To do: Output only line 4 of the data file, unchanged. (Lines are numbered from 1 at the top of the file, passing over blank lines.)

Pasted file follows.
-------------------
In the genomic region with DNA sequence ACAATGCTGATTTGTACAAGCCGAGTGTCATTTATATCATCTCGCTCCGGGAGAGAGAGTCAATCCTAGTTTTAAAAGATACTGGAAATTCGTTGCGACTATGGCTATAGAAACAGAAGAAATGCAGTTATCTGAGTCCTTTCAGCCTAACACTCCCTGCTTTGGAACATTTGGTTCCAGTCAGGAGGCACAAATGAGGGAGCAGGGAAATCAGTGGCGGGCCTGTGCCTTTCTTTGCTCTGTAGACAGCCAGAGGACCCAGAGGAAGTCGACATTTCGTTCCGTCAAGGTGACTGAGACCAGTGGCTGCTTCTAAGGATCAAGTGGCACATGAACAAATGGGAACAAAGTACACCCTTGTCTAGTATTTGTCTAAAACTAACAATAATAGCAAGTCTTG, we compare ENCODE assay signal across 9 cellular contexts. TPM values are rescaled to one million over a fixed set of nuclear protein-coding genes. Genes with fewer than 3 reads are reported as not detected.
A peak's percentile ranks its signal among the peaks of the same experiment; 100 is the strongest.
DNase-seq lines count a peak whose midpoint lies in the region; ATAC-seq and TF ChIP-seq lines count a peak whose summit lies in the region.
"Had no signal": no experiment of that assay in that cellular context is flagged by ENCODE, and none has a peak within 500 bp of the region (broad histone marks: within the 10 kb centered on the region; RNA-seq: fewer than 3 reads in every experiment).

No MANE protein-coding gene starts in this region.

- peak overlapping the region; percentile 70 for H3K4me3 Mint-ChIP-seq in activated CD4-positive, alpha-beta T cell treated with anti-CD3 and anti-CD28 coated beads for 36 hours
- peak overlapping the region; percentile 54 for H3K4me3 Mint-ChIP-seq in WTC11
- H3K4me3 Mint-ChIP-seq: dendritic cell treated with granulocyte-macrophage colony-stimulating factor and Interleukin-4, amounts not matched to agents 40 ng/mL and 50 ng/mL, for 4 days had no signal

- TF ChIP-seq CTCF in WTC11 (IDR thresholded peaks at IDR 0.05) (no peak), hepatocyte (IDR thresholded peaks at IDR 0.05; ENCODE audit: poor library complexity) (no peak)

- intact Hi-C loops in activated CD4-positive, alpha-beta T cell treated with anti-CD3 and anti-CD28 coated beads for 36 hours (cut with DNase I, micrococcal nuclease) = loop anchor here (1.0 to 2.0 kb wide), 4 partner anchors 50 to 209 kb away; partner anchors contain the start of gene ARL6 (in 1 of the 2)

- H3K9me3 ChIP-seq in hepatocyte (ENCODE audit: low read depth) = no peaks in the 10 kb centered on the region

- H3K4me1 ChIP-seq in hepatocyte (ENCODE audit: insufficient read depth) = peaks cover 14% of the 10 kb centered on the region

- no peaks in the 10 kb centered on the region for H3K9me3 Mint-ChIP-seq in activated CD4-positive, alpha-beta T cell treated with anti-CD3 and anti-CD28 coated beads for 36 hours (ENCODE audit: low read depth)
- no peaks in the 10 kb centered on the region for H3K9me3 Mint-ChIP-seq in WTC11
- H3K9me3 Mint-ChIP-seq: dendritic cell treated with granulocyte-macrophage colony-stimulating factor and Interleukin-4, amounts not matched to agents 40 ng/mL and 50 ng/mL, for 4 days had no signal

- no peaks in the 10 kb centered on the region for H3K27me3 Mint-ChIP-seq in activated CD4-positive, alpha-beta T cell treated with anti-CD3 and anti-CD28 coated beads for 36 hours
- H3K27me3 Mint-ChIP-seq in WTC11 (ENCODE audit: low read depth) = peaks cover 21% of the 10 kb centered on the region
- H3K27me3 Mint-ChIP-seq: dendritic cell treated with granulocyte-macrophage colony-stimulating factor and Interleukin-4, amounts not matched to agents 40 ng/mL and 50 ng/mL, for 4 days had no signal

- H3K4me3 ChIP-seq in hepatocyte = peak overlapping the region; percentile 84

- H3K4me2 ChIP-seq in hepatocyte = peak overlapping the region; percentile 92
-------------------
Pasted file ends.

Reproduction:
"Had no signal": no experiment of that assay in that cellular context is flagged by ENCODE, and none has a peak within 500 bp of the region (broad histone marks: within the 10 kb centered on the region; RNA-seq: fewer than 3 reads in every experiment).